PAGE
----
To find our answers we must begin by noting carefully that here Christ is speaking to the church as a whole. Early on it doubtless was aflame for him; all together were on fire for the King and his Kingdom. Now, a generation or two later, it has grown lukewarm. Practically speaking, this means that while a few of the Laodicean Christians were surely dining intimately with their Lord (v. 20, 3:4), the vast majority were either badly backslidden or Christians in name only. As a result, the church as a whole was in danger of falling under Christ’s judgment.

What might that have looked like? Strong persecution driving nominal believers into hiding and apostasy? A judicial hardening of hearts, such that many who once professed the faith now suddenly turn against it? Numerous Laodiecean house churches folding altogether? A tiny remnant of true believers (and alarmed back-sliders) forced to start the work of the Kingdom from scratch?

Whatever the Lord had in mind, we meet him here speaking urgently, lovingly, and mercifully, both to the nominal and the backslidden. Standing at the door of the church, knocking, extending a sincere invitation to a fellowship meal with the High King of Heaven, he offers the nominal new birth, and the backslidden renewed fellowship, all on condition of honest repentance and faith. If the nominal spurn his offer, he may indeed spew them out of his mouth, in the sense of finally severing their external connection with the life-giving ordinances of the Church, and so from the Head of the Church as well (John 15:1-7, Col. 2:18-19). As for the backslidden, if they will not repent he may simply take them home (1 Cor. 11:30). Sadly, they will be numbered among those who largely built with wood, hay, and stubble; whose works will be burned up in the judgment while they themselves are saved only as someone who escapes through a fire (1 Cor. 3:12-15). But the Lord will never spew them out of his mouth (Psalm 89:30-37, John 6:37, 10:27-30).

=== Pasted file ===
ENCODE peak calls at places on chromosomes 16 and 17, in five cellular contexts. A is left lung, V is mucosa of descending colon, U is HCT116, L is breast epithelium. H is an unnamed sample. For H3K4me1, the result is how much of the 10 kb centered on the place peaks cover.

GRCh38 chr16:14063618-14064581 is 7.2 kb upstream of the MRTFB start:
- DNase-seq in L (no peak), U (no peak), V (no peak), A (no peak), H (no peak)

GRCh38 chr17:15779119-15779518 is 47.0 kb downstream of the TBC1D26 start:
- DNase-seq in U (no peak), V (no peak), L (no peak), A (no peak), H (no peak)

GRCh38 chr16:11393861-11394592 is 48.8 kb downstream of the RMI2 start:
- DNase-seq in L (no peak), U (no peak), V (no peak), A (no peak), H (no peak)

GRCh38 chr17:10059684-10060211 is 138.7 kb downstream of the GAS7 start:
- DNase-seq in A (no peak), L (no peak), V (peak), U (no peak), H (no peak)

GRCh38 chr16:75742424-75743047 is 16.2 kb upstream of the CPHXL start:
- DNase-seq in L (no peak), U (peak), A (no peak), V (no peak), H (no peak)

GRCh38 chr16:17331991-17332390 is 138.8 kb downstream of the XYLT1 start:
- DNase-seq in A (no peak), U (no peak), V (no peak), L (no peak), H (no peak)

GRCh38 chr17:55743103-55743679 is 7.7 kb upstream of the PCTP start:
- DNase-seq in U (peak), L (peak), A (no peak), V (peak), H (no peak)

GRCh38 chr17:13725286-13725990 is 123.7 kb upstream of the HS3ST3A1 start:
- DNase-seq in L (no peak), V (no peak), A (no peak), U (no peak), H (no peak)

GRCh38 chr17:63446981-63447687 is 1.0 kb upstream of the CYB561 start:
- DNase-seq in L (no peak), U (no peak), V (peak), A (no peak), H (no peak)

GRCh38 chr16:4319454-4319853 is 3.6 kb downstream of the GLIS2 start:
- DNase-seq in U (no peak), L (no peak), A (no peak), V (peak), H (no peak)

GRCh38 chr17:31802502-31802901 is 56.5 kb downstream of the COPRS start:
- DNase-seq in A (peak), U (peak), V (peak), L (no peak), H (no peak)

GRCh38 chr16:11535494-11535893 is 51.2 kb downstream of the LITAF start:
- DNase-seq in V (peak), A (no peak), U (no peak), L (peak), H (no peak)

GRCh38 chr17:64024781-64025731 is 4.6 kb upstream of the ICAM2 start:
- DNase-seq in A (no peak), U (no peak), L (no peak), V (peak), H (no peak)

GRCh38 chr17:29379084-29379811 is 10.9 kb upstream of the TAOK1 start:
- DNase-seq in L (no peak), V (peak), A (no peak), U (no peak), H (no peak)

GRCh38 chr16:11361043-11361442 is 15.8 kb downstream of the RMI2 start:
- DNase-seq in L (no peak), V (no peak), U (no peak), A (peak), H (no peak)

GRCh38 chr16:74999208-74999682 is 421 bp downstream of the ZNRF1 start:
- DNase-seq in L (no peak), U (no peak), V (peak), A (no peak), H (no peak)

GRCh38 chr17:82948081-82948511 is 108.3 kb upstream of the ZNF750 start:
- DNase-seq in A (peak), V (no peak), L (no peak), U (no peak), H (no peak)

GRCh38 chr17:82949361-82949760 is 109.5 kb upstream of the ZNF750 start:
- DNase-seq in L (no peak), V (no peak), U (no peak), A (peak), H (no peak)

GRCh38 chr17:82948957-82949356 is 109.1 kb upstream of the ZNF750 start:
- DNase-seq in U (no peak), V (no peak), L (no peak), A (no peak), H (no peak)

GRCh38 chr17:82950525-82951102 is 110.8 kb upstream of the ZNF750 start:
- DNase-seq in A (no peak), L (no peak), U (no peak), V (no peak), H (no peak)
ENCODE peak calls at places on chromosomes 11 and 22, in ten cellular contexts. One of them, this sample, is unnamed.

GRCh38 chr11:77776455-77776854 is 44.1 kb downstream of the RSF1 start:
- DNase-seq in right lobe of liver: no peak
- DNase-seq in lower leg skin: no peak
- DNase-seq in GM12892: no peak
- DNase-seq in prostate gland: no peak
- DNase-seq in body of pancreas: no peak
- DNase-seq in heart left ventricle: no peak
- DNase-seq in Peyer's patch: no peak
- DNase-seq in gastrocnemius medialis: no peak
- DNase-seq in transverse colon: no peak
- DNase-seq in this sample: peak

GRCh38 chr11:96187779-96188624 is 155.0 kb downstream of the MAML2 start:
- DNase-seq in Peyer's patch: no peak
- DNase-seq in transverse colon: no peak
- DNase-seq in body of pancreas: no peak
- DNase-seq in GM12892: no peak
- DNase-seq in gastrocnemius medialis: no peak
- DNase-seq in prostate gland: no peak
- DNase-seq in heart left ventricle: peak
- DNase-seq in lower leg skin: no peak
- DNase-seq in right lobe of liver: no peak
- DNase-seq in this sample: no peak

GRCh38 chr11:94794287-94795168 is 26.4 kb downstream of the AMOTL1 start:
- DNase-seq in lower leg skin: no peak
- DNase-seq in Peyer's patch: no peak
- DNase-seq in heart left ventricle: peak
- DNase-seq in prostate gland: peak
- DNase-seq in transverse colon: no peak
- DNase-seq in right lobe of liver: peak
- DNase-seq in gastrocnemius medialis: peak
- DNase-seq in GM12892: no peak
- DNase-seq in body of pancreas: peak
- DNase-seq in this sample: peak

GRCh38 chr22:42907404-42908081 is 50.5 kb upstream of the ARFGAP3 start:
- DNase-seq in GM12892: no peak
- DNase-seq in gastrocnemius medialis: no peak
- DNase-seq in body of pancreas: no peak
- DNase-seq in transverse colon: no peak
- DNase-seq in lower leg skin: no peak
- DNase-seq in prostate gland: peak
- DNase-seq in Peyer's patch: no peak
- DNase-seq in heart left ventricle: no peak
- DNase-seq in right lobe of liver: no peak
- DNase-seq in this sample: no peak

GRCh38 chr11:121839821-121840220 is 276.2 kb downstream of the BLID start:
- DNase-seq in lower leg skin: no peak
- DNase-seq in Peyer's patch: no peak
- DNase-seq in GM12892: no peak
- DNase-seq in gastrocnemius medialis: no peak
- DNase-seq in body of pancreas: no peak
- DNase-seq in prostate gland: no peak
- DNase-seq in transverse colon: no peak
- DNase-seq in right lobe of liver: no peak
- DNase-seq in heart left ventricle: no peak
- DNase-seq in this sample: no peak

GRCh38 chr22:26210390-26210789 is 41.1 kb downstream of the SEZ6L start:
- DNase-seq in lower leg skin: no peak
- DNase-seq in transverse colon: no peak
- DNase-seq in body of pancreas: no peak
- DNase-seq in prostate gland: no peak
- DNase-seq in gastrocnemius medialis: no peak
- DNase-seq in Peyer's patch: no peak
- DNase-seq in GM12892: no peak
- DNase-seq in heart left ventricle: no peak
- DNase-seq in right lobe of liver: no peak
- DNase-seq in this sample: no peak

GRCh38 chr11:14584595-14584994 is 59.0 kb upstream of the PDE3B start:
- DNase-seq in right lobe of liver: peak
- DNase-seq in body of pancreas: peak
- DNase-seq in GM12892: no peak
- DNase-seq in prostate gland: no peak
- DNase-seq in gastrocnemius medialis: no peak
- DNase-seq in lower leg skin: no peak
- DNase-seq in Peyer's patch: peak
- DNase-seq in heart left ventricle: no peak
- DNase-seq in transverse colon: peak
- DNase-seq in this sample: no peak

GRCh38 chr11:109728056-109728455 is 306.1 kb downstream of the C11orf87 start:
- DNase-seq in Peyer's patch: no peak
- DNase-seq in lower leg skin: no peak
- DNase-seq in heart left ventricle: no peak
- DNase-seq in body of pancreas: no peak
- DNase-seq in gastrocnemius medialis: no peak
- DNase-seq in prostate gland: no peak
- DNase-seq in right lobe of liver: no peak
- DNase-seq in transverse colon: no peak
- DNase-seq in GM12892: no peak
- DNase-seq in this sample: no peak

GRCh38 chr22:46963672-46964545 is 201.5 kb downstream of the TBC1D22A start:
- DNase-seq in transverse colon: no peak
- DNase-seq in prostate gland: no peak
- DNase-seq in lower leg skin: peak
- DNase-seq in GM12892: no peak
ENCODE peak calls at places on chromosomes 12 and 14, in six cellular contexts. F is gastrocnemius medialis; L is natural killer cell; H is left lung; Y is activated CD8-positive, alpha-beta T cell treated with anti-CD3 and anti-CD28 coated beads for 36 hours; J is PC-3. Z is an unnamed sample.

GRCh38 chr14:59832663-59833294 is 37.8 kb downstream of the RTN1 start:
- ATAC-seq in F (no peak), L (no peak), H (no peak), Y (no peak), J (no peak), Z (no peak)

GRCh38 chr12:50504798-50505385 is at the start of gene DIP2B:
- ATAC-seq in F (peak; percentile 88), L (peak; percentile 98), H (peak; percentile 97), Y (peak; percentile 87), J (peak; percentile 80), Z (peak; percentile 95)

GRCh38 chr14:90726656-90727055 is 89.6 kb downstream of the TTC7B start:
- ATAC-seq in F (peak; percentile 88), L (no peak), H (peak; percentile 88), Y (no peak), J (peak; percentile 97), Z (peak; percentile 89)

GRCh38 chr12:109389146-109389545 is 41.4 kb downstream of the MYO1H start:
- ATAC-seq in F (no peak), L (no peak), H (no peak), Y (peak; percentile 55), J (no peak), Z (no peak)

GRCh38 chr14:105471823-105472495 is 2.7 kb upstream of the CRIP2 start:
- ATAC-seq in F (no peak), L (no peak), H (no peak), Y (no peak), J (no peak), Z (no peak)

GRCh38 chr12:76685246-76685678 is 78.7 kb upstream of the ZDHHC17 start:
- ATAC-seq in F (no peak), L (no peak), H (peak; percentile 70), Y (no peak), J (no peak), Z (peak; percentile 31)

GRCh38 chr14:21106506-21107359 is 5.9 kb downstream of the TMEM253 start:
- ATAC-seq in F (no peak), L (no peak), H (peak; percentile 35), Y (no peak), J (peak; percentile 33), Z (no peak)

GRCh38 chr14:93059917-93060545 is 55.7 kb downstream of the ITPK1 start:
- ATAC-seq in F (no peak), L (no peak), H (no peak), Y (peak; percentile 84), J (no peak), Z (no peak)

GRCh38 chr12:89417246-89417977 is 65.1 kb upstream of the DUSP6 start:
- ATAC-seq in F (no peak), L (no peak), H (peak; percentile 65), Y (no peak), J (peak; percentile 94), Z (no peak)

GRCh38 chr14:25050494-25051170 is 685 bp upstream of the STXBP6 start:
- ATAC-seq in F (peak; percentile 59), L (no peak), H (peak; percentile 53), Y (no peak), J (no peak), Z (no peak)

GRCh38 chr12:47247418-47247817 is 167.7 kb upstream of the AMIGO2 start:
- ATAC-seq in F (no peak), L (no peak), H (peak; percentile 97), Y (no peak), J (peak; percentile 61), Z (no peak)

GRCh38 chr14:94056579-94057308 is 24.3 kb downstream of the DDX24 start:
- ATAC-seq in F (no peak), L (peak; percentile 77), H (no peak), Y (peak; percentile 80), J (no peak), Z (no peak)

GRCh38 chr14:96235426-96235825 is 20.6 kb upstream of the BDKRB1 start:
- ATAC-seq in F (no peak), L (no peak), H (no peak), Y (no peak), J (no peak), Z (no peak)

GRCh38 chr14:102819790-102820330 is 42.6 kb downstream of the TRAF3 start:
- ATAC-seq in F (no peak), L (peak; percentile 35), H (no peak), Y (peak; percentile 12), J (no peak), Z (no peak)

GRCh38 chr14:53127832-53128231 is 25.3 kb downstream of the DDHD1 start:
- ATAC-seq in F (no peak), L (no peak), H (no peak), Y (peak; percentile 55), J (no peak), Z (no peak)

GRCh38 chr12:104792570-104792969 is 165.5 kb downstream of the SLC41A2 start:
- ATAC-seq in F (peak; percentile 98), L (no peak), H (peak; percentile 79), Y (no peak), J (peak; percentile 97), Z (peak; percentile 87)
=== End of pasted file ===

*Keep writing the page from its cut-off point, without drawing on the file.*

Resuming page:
But what of earnest Christians? Are these words meant for them as well? Indeed they are, for here faithful believers learn once again to steer clear of all worldliness, and to dine daily and intimately with the High King, who will gladly warm their hearts and make them hot for the knowledge of God and the work of his Kingdom (v. 15, Rom. 12:11). But if, as they read those words, they find themselves stricken with a fear of rejection, let them swiftly remember the King’s precious promise to his own: “All that the Father gives me will come to me; and the one who comes to me I will certainly not cast out” (John 6:37, 1 John 4:18). Most assuredly, that includes “spew out” as well.

A wonderful old hymn reminding us that our comfort, especially in old age, comes from spying our wise, loving, and all-controlling Heavenly Father in the pages of his trustworthy word. Enjoy!

How Firm a Foundation

How firm a foundation,
You saints of the Lord,
Is laid for your faith in
His excellent Word!
What more can He say
Than to you He has said,
To you who for refuge
To Jesus have fled.

Fear not I am with you,
Oh be not dismayed,
For I am your God
And will still give you aid.
I’ll strengthen you, help you,
And cause you to stand,
Upheld by My righteous
Omnipotent hand.

When through the deep waters
I call you to go
The rivers of sorrow
Shall not overflow.
For I will be with you
Your troubles to bless
And sanctify to you
Your deepest distress.

When through fiery trials
Your pathway shall lie,
My grace all-sufficient
Shall be your supply.
The flame shall not hurt you,
I only design,
Your dross to consume and
Your gold to refine
Your dross to consume and
Your gold to refine.

The soul that on Jesus
Has leaned for repose,
I will not I will not
Desert to his foes.
That soul though all hell
Should endeavor to shake
I’ll never no never
No never forsake!

A Poem by George Herbert:

LOVE

Love bade me welcome. Yet my soul drew back,
Guilty of dust and sin.
But quick-eyed Love, observing me grow slack
From my first entrance in,
Drew nearer to me, sweetly questioning
If I lacked anything.

‘A guest,’ I answered, ‘worthy to be here.’
Love said, ‘You shall be he.’
‘I the unkind, ungrateful? Ah, my dear,
I cannot look on thee.’
Love took my hand, and smiling did reply,
‘Who made the eyes but I?’

‘Truth Lord; but I have marred them; let my shame
Go where it doth deserve.’
‘And know you not,’ says Love, ‘who bore the blame?’
‘My dear, then I will serve.’
‘You must sit down,’ says Love, ‘and taste my meat.’
So I did sit and eat.

 

A Reading of the Poem, by Simone Weil:

“I used to think that I was merely saying beautiful verse; but though I did not know it, the recitation had the effect of a prayer. And it happened that in the autumn of 1938, as I was saying Herbert’s poem Love, Christ himself came down, and He took me.”